How to Implement Flea Control

Surprise: Its not only outdoor cats that can be at risk of this health menace. Heres how to spot a problem and act fast.

Fleas are parasites that suck blood for their food, leaving small lesions that are similar to those of mosquito bites. “They are more than a skin problem,” cautions Williams Miller, Jr., VMD, professor of clinical science at Cornells College of Veterinary Medicine. “They can


become a serious health problem.”

Cats are fastidious groomers, so healthy adult cats will keep the number of fleas on their bodies low. “But if there is a significant number of fleas feeding on the animal, they can cause severe anemia,” explains Dr. Miller. “And with a young kitten, a sick cat or an invalid elderly cat that tends not to groom, the fleas can basically suck these cats dry and cause death.”

A Home-Grown Problem. If your cat stays indoors and away from other animals, with no potential exposure to fleas, the problem is unlikely. The family dog can be a culprit, however, so obviously flea control and prevention is important for all pets. Usually, cats pick up fleas from another animal or from their environment. In most cases, there has to be direct contact in an infested environment or with an infested animal. The fleas ability to leap a foot or more enables it to travel from host to host. Cats can attract fleas while roaming outside the house in warm weather, on a visit to a kennel or cat show or even in a grooming parlor.

Cat fleas prefer cats, but they will leap to another animal or even a human to survive. Once a flea has insinuated himself, it reproduces prodigiously. An adult female can lay 20 to 50 eggs per day. Depending on the temperature and humidity, the gestation can be as short as 11 days or as long as 100 days. The fleas life cycle is only two to three weeks. After the flea bites a cat, it lays eggs – which roll off the cats body and into the environment. “In a very short time, a house that had no fleas can have hundreds of thousands,” says Dr. Miller.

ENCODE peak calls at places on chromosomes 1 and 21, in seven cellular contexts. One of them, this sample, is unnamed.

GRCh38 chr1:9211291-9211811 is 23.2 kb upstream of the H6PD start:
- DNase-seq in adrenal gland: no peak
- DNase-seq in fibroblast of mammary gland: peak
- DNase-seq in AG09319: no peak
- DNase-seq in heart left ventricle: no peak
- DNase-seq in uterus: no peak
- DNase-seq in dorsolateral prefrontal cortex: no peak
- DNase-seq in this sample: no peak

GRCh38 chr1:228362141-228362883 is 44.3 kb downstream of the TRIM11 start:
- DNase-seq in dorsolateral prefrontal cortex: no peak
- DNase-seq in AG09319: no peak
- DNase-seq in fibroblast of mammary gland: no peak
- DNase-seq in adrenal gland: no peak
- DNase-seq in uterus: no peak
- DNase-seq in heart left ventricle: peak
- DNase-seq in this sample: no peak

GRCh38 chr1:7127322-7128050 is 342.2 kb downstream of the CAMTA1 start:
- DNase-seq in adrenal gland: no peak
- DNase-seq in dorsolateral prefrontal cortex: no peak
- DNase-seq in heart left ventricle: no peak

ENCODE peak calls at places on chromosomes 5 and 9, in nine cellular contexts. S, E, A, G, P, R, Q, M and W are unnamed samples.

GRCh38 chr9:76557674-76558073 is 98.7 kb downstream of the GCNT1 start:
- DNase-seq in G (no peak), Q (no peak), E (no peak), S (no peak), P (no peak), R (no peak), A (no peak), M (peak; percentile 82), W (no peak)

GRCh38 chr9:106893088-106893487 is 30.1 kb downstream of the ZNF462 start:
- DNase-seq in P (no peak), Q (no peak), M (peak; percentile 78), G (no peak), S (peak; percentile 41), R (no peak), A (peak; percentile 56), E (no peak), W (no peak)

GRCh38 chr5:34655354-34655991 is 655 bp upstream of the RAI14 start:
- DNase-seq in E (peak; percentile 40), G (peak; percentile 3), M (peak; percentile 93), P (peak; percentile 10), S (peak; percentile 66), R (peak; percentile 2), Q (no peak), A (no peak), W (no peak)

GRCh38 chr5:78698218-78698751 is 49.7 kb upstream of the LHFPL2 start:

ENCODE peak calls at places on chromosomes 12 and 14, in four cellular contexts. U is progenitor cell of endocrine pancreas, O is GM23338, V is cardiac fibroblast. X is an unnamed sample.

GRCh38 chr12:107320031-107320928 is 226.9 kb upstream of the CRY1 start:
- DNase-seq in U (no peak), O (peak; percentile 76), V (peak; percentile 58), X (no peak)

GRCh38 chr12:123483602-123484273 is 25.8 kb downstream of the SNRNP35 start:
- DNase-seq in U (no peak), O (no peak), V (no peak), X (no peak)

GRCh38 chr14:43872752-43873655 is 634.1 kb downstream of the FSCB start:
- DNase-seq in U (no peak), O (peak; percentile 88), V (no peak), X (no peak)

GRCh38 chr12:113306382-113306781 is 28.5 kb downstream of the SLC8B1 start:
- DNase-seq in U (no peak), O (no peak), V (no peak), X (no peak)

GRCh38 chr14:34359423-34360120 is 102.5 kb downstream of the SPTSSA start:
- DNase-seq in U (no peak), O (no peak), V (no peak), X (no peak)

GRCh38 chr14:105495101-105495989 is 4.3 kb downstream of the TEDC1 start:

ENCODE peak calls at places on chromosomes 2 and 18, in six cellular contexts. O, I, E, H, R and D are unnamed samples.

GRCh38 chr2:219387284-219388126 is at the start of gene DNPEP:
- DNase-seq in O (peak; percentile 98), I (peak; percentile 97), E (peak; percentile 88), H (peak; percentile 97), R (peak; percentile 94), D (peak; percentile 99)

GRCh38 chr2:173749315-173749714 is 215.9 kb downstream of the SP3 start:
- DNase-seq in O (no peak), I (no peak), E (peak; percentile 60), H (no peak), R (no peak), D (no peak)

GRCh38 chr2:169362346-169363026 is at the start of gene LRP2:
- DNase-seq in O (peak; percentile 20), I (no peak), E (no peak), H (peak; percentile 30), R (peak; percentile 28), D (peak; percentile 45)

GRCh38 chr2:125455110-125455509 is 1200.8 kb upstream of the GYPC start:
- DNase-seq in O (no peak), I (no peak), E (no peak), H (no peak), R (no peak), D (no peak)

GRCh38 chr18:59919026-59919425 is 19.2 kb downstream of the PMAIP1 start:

Prepare for Battle. “Household prevention is the key to success with any flea control problem. If you treat the animal and not the house, the problem will never go away,” explains Dr. Miller. “Treat the house prophylactically to prevent household infestation. If fleas lay eggs and the house is protected, the eggs wont hatch.”

Dr. Miller also recommends routine and regular use of products that you can give orally to your cat, and topical products. The products include collars, sprays, mousses and pills. He suggests using ProgramTM, a liquid that you put in your cats food once a month which acts as a flea birth control pill. Your vet may have a preferred product to recommend.

Dr. Miller concludes that the best way to deal with a flea problem is probably a combination of a short-term spray to the environment and the flea birth control pill – as long as owners follow the directions carefully.

Tips for Controlling Fleas. Use which method you select at the required frequency. With a spray, every tenth day rather than every seventh day wont work, for example – and spraying when you see fleas is too late. You should study labels carefully. Some products, especially those sold over the counter, may be too strong for cats. Salespeople are not necessarily experts on the products they sell, so its best to consult with your veterinarian if you have any questions.

You should consider your cats temperament, hair coat and even your own physical limitations, which can occur if an owner is elderly, handicapped or pregnant. Find the method that works best for both you and your pet. “For the average household, I suggest a consultation with a veterinarian if you detect a flea problem,” says Dr. Miller. “This will help you get the best designated flea control problem. Once advised, you can handle the problem yourself.”